Kleinschmidt’s HB 464 would tie a dependent student’s residency status to his/her parents’ domicile. According to the bill, “A person who is not authorized by law to be present in the United States may not be considered a resident of this state” to qualify for reduced in-state tuition.

A few points…

1. It cannot be said often enough: This is the team Aaron Pena decided to join. You own this now, Aaron.

2. One wonders if Rick Perry, who has generally not joined up with the Berman/Riddle xenophobia group, will have the cojones to veto this bill if it comes before him. I for one would not count on it.

3. Having said that, if the Senate maintains some form of the 2/3 rule, in whole or (more likely) in part by simply excluding voter ID legislation from it as they did in 2009, then perhaps Perry will be spared the decision. I suspect that would be his preferred option.

More non-specific cuts discussed: Film at 11

I have three things to say about this story about impending budget cuts to public higher education.

Colleges and universities expect double-digit cuts. Financial aid may be cut, too.

“There’s no way to get through this without somebody being impacted,” said Brenda Hellyer, chancellor of San Jacinto College.

Schools will react by increasing class sizes, cutting class sections and, maybe, offering fewer degree programs. Many schools will order layoffs or furloughs; the state’s two largest universities already have implemented early retirement programs for faculty.

Faculty members who still have jobs may have to teach more classes. Tuition will go up, even though governing boards are leery of dramatic increases.

And community colleges, which depend on property taxes for part of their budgets, will consider raising tax rates.

“If there are areas where we can be more efficient, we ought to do it, whether we’re talking about teaching loads or research loads,” said Rep. Dan Branch, R-Dallas and chairman of the House Higher Education Committee. “We don’t want systems that have too much bureaucracy and prove the perception that higher education is not as efficient as it can be.”

1. We have seen, and will continue to see over the next week or two, many stories that speculate about how this section of the state’s budget or that will be cut and by how much and what they’ll do about it. What all of these stories have in common is a distinct lack of specifics, both in terms of what types of things will get cut, and how much money will be trimmed out. Rep. Branch’s quote is an excellent illustration of this. This suggests to me that nobody who will be responsible for making these decisions – that is, Republicans – have a clear idea about what they will attempt to do. I believe this is partly because they haven’t fully grasped the magnitude of it – there’s a lot of denial out there about the size of the deficit, never mind the cause of it – partly because there was very little campaigning about anything specific related to the budget, and partly because the Republicans have boxed themselves into a corner by taking tax increases and potentially the Rainy Day Fund off the table. The first meeting of the Appropriations and Ways And Means committees are going to be a splash of cold water in the face for a lot of people.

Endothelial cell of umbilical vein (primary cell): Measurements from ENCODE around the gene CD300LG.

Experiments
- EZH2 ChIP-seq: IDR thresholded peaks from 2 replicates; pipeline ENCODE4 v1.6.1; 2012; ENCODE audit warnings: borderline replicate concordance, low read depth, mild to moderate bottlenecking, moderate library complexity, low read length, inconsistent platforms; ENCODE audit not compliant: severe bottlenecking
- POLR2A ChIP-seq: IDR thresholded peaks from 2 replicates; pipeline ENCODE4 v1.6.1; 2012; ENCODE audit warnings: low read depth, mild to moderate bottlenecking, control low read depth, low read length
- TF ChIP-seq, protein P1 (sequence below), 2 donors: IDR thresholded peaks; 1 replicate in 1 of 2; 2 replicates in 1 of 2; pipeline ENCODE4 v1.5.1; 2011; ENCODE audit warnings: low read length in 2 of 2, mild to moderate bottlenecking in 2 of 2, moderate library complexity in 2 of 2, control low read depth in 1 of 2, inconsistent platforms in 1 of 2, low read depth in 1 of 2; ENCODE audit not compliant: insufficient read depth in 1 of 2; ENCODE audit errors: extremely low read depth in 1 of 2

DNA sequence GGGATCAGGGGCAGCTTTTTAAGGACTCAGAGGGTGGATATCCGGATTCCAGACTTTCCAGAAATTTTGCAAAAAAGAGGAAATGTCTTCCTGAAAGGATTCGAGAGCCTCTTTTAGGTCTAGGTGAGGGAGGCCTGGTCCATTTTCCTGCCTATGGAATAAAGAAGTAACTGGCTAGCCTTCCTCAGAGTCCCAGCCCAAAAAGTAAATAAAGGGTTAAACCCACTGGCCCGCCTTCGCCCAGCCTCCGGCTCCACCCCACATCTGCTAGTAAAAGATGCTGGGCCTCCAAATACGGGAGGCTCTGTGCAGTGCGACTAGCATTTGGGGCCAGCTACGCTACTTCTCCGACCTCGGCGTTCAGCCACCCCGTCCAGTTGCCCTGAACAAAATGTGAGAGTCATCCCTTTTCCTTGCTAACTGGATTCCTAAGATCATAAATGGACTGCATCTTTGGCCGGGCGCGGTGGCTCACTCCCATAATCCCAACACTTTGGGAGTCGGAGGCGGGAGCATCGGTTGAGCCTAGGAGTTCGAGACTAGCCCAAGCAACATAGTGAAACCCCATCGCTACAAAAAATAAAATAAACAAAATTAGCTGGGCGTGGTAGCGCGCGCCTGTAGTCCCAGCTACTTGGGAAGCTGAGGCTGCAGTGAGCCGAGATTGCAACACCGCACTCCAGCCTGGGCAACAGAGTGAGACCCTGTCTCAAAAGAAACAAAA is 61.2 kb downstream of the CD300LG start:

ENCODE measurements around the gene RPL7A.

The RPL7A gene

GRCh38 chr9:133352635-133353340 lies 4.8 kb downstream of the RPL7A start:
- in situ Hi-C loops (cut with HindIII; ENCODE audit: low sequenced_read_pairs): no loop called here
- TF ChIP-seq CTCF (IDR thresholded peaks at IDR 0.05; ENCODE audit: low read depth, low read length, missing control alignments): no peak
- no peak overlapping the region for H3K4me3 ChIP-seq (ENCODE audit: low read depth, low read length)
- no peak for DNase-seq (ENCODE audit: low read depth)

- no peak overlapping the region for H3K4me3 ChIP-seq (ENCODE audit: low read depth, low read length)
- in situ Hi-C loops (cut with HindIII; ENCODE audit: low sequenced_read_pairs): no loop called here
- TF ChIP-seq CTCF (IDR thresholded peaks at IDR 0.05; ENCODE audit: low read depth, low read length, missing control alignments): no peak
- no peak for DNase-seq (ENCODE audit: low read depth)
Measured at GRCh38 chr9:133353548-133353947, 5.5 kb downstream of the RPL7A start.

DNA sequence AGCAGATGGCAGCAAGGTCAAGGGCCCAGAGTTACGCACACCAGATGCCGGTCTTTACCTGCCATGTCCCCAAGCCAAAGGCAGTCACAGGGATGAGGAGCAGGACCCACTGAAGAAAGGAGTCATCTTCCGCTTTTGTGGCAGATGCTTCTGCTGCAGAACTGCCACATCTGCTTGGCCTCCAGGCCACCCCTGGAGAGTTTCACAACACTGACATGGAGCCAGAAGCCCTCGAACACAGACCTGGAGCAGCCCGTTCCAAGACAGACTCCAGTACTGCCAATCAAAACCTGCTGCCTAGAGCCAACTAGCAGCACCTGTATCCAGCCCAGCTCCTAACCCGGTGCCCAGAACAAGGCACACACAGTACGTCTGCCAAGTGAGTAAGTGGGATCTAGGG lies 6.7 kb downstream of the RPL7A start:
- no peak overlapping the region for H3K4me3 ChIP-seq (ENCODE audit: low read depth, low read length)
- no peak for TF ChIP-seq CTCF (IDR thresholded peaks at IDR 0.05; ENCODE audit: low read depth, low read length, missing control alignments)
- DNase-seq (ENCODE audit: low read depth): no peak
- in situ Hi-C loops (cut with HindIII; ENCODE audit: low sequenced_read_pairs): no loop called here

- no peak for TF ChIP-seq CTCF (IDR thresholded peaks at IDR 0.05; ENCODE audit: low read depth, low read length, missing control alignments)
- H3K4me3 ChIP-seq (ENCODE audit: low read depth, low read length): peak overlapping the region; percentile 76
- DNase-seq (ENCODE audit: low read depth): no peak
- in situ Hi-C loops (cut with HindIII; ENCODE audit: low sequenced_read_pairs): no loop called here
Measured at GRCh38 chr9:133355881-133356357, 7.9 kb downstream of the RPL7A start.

2. Even without much in the way of specifics, I still get the impression that what is being talked around doesn’t really add up to much. I admit, this is hard to say for sure, given how vague and hand-wavey everything has been so far. But when you’re talking $25 billion, which is about a third of the state’s revenue, you can’t bridge that gap by little cuts here and there. I really don’t think these guys have any idea what they’re in for, and that’s just scary.

3. As with public education, one wonders how much the people in charge care about the end results. If all of the benchmarks that we’ve claimed to have been working to improve – test scores, graduation rates, college enrollment rates, and so forth – take a plunge after the Lege does its dirty work, how will we react? Will we accept that this was a bad policy decision to make and work to fix it, or will we frantically search for scapegoats to blame it all on? I don’t know about you, but I’d bet on the latter. Martha, who has one kid in college and another a year out, has more.

Branch makes the case for stimulus spending

I don’t know if that’s what he intended, but it sure is what he did.

State Rep. Dan Branch, R-Dallas, said Thursday that Texas should consider seizing one advantage from hard times, which would be to let universities lock in contractors and borrowing costs at steep discounts.

“If there’s a real need for a building going forward, this is a good time to build,” Branch, who heads the House Higher Education Committee, said at an Austin forum sponsored by the online news outlet Texas Tribune.

Branch acknowledged that financial aid and academic funding are “on the table” for cuts next session because of the state’s huge budget deficit.


Branch said there’s no guarantee the Senate would go along.

Still, he said some of America’s most popular infrastructure projects – dams, bridges, parkways – were built during the Great Depression. Lean times present opportunities, he said.

“Interest rates are historically low and construction costs are down 20 [percent] to 30 percent,” he said. Campuses could spend a year on planning, Branch said, and the state could issue bonds in 2013, so costs over the next two years would be “almost nothing.”